When my mom arrived to pick me and my sister up, she saw me standing against the wall. The babysitter told my mom what happened. I told my side of it. My mom understood. She said I would need to apologize, not for what I said but for the way I said it. The truth and what is right can be conveyed in a way that doesn’t hurt people, we just have to find it and realize that some people won’t ever accept the truth or do what’s right.
The New Wisdom
If you can’t say anything nice, find something nice to say anyway. It takes vigilance because its easy for anyone, including ourselves to fall into a pattern of negativity, especially when confronted with non-stop criticism running through our news feeds. Filling your social media with positive messages and images will help combat the negativity. (We like stuffed penguins and #CookieSaturday.)
It’s no longer sufficient to keep quiet. The Internet and its social media platforms are rife with negativity. Trolls actively search for people they can bully from behind a keyboard. They want to ruin your day or just be contrary; it makes them feel smart and powerful. Yes, you should report and block them, especially when you suspect it’s a bot and not a person. Unfortunately, you can’t stop every bot, and someone you know may be attacked without you finding out. Find something nice to say to five people on your social media friends list today, and see how much of a difference you can make.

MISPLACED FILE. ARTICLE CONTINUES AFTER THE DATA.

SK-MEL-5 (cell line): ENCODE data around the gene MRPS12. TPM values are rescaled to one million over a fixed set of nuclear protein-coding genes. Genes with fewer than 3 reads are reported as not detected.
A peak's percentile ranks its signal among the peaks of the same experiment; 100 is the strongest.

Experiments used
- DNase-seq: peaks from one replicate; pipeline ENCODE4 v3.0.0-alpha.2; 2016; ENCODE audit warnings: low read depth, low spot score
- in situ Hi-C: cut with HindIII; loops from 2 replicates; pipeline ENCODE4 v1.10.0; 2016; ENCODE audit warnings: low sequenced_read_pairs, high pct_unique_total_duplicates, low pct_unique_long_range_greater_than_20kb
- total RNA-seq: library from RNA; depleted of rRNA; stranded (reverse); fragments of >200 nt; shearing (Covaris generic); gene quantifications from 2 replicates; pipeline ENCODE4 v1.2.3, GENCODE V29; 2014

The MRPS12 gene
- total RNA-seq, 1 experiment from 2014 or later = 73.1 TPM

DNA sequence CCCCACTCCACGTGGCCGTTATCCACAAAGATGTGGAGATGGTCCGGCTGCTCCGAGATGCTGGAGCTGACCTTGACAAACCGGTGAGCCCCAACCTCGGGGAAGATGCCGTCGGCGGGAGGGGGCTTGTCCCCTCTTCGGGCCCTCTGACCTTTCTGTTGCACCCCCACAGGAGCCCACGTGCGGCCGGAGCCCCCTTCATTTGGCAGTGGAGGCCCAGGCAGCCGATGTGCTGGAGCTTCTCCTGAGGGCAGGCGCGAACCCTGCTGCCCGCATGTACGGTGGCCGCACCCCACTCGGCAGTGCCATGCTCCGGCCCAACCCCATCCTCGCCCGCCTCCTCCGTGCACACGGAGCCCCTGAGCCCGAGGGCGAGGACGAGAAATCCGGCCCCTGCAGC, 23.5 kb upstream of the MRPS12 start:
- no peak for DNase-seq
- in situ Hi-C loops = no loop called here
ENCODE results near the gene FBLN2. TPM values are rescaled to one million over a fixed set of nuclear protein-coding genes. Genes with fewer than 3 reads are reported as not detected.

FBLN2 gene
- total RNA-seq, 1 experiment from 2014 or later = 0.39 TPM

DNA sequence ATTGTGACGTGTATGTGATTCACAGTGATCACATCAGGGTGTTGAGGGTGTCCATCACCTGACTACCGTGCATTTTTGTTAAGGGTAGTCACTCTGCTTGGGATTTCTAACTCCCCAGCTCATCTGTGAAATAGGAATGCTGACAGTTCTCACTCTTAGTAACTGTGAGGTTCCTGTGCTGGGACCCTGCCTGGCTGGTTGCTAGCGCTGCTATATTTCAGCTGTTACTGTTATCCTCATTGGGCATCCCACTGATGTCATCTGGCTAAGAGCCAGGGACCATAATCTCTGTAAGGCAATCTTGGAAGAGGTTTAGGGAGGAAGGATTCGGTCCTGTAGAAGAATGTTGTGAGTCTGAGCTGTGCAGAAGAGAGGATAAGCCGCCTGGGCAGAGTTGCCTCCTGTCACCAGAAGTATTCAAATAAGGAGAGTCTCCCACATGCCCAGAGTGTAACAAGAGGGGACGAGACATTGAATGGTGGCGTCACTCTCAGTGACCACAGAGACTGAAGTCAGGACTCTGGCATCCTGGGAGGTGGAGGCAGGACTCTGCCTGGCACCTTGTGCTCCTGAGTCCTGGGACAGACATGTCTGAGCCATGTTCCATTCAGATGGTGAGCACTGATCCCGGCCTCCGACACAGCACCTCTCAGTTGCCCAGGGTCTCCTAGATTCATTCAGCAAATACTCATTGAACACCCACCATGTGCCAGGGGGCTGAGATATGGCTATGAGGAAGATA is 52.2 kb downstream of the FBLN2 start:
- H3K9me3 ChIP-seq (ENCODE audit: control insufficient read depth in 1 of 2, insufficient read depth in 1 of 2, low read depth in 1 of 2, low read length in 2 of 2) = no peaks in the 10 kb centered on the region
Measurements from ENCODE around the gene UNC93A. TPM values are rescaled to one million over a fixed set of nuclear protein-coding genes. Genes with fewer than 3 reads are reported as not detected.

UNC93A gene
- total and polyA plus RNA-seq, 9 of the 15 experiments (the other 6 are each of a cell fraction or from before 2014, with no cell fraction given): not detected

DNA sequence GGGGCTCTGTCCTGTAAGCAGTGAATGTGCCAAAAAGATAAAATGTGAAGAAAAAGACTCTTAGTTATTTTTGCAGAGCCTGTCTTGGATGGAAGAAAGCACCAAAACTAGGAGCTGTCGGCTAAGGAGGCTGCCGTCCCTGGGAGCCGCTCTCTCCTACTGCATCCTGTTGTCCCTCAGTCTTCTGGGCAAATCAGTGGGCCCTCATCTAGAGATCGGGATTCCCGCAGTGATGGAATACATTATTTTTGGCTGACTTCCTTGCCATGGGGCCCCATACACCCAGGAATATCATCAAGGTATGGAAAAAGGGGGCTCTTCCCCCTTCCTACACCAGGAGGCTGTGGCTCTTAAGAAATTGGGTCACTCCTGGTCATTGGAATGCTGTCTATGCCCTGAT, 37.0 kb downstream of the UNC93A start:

What Does This Have to Do with Creativity?
Creativity requires thinking deeply about things. This is an attempt to think deeply about the Internet and how it affects people and their emotional states and what we can do to make it better. Creativity also requires a safe space and is done better when creators have positive attitudes. (Yes, there are notable exceptions to that statement, but generally speaking, studies have shown that creativity has a curvilinear relationship to happiness.) If we can help people improve their mood and feel better about themselves, if we can empower them, they may be more likely to find a path in life that will improve their creativity and improve their joy. For more on creativity, follow this blog, join our Pateron, and check out my books.